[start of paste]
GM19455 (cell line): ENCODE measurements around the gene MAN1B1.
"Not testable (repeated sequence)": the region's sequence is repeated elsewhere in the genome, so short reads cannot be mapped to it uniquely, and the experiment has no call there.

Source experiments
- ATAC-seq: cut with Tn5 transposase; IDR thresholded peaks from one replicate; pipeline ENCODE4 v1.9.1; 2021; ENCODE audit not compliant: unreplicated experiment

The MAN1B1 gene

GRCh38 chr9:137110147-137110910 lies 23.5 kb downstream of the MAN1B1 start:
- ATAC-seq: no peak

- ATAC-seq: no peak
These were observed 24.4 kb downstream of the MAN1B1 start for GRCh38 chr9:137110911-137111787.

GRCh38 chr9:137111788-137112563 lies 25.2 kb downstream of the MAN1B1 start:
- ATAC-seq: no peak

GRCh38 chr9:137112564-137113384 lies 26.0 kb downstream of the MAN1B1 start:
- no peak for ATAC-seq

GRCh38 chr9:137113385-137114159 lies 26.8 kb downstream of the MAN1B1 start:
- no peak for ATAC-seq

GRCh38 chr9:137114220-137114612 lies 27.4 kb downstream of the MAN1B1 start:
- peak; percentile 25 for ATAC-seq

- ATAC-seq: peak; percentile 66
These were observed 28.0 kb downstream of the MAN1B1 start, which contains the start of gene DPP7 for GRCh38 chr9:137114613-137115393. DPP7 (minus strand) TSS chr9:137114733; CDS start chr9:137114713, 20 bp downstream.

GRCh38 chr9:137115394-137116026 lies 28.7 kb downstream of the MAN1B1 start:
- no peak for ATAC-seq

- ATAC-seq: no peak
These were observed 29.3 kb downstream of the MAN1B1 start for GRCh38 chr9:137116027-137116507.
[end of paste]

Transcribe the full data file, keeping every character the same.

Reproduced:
GM19455 (cell line): ENCODE measurements around the gene MAN1B1.
"Not testable (repeated sequence)": the region's sequence is repeated elsewhere in the genome, so short reads cannot be mapped to it uniquely, and the experiment has no call there.

Source experiments
- ATAC-seq: cut with Tn5 transposase; IDR thresholded peaks from one replicate; pipeline ENCODE4 v1.9.1; 2021; ENCODE audit not compliant: unreplicated experiment

The MAN1B1 gene

GRCh38 chr9:137110147-137110910 lies 23.5 kb downstream of the MAN1B1 start:
- ATAC-seq: no peak

- ATAC-seq: no peak
These were observed 24.4 kb downstream of the MAN1B1 start for GRCh38 chr9:137110911-137111787.

GRCh38 chr9:137111788-137112563 lies 25.2 kb downstream of the MAN1B1 start:
- ATAC-seq: no peak

GRCh38 chr9:137112564-137113384 lies 26.0 kb downstream of the MAN1B1 start:
- no peak for ATAC-seq

GRCh38 chr9:137113385-137114159 lies 26.8 kb downstream of the MAN1B1 start:
- no peak for ATAC-seq

GRCh38 chr9:137114220-137114612 lies 27.4 kb downstream of the MAN1B1 start:
- peak; percentile 25 for ATAC-seq

- ATAC-seq: peak; percentile 66
These were observed 28.0 kb downstream of the MAN1B1 start, which contains the start of gene DPP7 for GRCh38 chr9:137114613-137115393. DPP7 (minus strand) TSS chr9:137114733; CDS start chr9:137114713, 20 bp downstream.

GRCh38 chr9:137115394-137116026 lies 28.7 kb downstream of the MAN1B1 start:
- no peak for ATAC-seq

- ATAC-seq: no peak
These were observed 29.3 kb downstream of the MAN1B1 start for GRCh38 chr9:137116027-137116507.